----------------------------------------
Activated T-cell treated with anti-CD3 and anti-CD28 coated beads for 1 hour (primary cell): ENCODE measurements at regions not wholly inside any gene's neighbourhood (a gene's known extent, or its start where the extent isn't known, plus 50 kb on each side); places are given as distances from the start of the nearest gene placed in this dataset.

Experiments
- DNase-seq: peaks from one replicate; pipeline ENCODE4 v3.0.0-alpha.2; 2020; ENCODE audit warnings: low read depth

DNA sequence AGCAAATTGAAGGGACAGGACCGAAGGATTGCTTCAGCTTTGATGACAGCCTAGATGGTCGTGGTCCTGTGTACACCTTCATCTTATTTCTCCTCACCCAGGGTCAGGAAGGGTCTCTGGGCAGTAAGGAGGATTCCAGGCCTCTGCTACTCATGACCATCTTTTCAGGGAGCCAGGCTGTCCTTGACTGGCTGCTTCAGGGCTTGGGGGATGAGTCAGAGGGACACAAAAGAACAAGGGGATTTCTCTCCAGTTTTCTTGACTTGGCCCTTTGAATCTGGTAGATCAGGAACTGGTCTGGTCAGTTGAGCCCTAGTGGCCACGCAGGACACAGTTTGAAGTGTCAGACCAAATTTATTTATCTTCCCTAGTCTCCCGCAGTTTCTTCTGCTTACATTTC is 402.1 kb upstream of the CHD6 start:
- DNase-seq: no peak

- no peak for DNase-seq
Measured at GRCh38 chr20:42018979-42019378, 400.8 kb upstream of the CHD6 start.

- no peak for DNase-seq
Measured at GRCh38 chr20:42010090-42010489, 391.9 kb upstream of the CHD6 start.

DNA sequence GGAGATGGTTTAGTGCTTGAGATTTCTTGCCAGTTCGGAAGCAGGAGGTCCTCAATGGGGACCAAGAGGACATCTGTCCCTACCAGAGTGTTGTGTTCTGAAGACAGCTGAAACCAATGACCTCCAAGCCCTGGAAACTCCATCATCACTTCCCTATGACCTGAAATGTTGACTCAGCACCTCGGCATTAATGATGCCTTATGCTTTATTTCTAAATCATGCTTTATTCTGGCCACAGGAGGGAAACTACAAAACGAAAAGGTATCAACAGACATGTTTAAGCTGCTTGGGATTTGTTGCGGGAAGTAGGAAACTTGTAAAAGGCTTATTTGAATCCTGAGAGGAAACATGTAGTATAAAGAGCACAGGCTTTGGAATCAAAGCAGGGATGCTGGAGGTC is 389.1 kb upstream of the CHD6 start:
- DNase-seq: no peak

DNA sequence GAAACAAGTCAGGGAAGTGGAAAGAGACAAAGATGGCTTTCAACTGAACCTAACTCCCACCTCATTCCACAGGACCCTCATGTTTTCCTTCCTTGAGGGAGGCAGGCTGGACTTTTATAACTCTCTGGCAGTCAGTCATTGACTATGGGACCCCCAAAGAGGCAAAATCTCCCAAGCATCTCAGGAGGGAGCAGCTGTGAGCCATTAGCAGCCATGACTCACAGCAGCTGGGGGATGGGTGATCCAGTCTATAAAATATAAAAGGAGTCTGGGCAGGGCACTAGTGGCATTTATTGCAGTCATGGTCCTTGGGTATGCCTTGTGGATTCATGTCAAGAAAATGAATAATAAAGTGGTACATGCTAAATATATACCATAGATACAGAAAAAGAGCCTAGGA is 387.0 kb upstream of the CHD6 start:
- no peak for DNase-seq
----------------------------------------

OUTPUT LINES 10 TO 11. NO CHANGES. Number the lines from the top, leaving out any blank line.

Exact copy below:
DNA sequence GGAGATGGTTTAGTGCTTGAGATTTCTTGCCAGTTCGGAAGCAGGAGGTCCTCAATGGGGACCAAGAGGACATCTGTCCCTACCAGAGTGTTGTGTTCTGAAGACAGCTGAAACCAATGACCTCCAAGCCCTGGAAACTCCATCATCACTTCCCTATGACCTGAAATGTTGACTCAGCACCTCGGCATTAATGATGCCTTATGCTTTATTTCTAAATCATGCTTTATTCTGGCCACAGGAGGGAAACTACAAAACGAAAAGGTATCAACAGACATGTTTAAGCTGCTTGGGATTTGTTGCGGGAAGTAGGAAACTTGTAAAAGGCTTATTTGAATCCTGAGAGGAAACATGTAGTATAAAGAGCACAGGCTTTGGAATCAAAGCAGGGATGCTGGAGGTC is 389.1 kb upstream of the CHD6 start:
- DNase-seq: no peak